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Microdermal Abrasion


Microdermabrasion is a quick, non-invasive procedure used to resurface the skin.

This relatively new procedure gently removes only the very top layers of damaged skin by “sand blasting” them with tiny crystals. The technique exfoliates and gently resurfaces the skin, promoting the formation of new smoother, clearer skin. It is usually performed on the face and neck, but can be performed on any part of the body (such as the backs of the hands).

Common Questions



What are some of the most common benefits of this surgery?

Microdermabrasion can correct rough skin texture, some types of scarring, uneven pigmentation, and age (liver) spots. It can also remove or improve whiteheads and black heads, some stretch marks, and fine wrinkles. By removing superficial layers of the skin, microdermabrasion allows new skin to appear. In fact, this procedure even stimulates the growth of new skin cells. Microdermabrasion can be used for all skin types and skin tones. For best results, it can be repeated as often as once a week.

How are the treatments performed?


Before the doctor performs this procedure, he/she will arrange for a consultation with you. At this time, you’ll be able to talk to him/her about the changes you would like to make in your appearance. He/she will explain the different options available to you, the procedure itself, its risks and limitations, and costs.

Your doctor will begin by taking a complete medical history and examining the area to be treated. He/she may also take photos, and give you specific instructions on how to prepare for the procedure.
You may be asked to stop using products that contain aspirin and/or other medications. You should also stop smoking in order to improve the circulation of blood to the skin. It is sometimes also necessary to take an anti-viral medication before the procedure in order to prevent cold sores or fever blisters from appearing afterward. Tell your doctor if you are taking any medication, especially Accutane, or if you have a history of cold sores or fever blisters, like those caused by herpes or shingles.

The procedure itself is quick and simple. Goggles are placed over your eyes to protect them, and the skin is cleansed. The doctor then removes the surface skin using a delicate, handheld device similar to a dentist’s polishing instrument. Through this device, tiny crystals are sprayed on the skin and suctioned back up into the machine, along with loosened skin. The doctor can vary the pressure to control the amount of penetration, or pass over an area several times to remove the most damaged skin.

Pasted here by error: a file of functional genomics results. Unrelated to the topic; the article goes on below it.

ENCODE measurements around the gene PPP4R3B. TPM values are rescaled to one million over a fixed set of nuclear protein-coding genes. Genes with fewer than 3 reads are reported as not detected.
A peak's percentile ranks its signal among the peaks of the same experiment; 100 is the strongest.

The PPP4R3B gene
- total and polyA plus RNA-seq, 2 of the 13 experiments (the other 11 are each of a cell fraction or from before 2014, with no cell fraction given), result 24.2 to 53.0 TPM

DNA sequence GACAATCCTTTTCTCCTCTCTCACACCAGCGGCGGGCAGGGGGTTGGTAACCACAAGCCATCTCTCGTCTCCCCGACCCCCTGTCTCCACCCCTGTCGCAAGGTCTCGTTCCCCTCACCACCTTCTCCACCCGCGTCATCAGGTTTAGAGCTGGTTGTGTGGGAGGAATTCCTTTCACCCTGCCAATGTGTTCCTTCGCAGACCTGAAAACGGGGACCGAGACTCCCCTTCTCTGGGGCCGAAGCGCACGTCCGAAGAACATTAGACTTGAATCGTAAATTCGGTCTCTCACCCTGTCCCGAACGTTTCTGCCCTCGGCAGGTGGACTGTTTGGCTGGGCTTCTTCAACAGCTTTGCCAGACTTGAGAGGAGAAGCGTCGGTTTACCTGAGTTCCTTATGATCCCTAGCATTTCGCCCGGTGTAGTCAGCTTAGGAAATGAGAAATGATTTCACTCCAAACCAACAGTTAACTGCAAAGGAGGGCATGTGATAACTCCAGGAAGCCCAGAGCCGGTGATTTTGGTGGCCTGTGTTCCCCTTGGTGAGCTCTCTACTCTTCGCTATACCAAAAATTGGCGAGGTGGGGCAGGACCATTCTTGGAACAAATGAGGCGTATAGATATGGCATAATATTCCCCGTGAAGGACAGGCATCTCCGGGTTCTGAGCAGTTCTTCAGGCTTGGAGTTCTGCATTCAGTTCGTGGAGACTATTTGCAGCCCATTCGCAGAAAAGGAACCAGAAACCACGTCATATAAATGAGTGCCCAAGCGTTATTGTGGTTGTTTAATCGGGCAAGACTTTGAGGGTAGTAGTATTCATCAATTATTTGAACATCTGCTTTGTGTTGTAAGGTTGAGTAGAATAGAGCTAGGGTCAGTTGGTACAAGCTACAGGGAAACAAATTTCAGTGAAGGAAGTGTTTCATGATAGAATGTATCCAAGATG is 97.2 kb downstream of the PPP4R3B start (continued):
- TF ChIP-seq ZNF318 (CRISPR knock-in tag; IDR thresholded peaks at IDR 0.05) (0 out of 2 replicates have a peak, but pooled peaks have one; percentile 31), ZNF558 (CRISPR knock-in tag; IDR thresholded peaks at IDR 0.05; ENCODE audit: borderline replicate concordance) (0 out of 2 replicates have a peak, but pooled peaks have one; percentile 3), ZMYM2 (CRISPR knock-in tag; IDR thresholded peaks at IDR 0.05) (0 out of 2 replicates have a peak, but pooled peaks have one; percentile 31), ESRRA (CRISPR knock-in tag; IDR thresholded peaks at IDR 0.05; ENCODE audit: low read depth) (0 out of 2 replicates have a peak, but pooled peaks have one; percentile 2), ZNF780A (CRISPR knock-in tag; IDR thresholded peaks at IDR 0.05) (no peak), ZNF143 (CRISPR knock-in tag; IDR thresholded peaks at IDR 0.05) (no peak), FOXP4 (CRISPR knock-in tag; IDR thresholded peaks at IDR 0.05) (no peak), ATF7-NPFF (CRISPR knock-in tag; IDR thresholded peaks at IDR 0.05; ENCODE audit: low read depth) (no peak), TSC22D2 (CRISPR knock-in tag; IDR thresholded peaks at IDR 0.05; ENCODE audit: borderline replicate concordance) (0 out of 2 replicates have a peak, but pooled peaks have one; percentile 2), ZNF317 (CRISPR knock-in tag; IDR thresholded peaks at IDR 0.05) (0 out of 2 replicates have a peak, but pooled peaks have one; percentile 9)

How long do the treatments take?

The procedure generally lasts from 15 to 30 minutes.
It is often necessary to repeat the procedure to achieve the desired results. A typical regimen consists of four to eight treatments, at intervals of one to three weeks.

Where are the treatments performed?
The procedure is most often performed in the doctor’s own office.

How much pain is there?
The amount of pain varies from person to person. Some people report some mild irritation but most people report no pain at all. In fact, many people actually describe the tingling sensation in positive terms. Anesthesia is not necessary.

What can I expect afterward?

The speed of the procedure and its recovery time has earned it the name “the lunchtime peel.” It can easily be fit into an hour-long lunch break. Immediately after the procedure, women can apply makeup and return to their normal activities. The skin will turn pink immediately afterward, but this color will fade within a few hours.
The results of this treatment are often subtle improvements in texture and the appearance of refreshed-looking skin. Depending on the severity of the problem, the procedure may be repeated to achieve more dramatic results, and create smoother, younger-looking skin.

Other important information:

Microdermabrasion can improve the texture of the skin, but it will not improve loose, baggy, or deeply wrinkled skin. Facelifts are often used to correct these problems.
Depending on the severity of the skin condition and the size and location of the area to be treated, microdermabrasion may be combined with, or replaced by, other resurfacing procedures such as chemical peels, laser resurfacing, and dermabrasion.

Risks and limitations:
The procedure does not involve any serious, known risks. Some patients with very sensitive skin may experience some irritation. Discuss this possibility with your doctor if you are concerned about the effects of this treatment on sensitive skin.

Costs:
The national average of 1999 surgeon fees for microdermabrasion was $181 (Source: The American Society for Aesthetic Plastic Surgery). Regional averages: New England states: $193; middle Atlantic states: $219; north central states: $154; south central states: $163; and mountain/Pacific states: $189. These fees do not include anesthesia, operating room facility, hospital stay and other related expenses.

Be sure to:

Notify your doctor if you are taking medication, especially Accutane. Also let hem/her know if you have a history of cold sores or fever blisters, like those of herpes or shingles.
Ask your doctor to recommend a sun block to protect sensitive skin after the procedure. Apply it daily.
The information on this web site is only intended as an introduction to this procedure. This information should not be used to determine whether you will have the procedure performed nor as a guarantee of the result. The best method to determining your options is to consult qualified surgeons who are able to answer specific questions related to your situation.

Microdermal Abrasion



Microdermal Abrasion



Microdermal Abrasion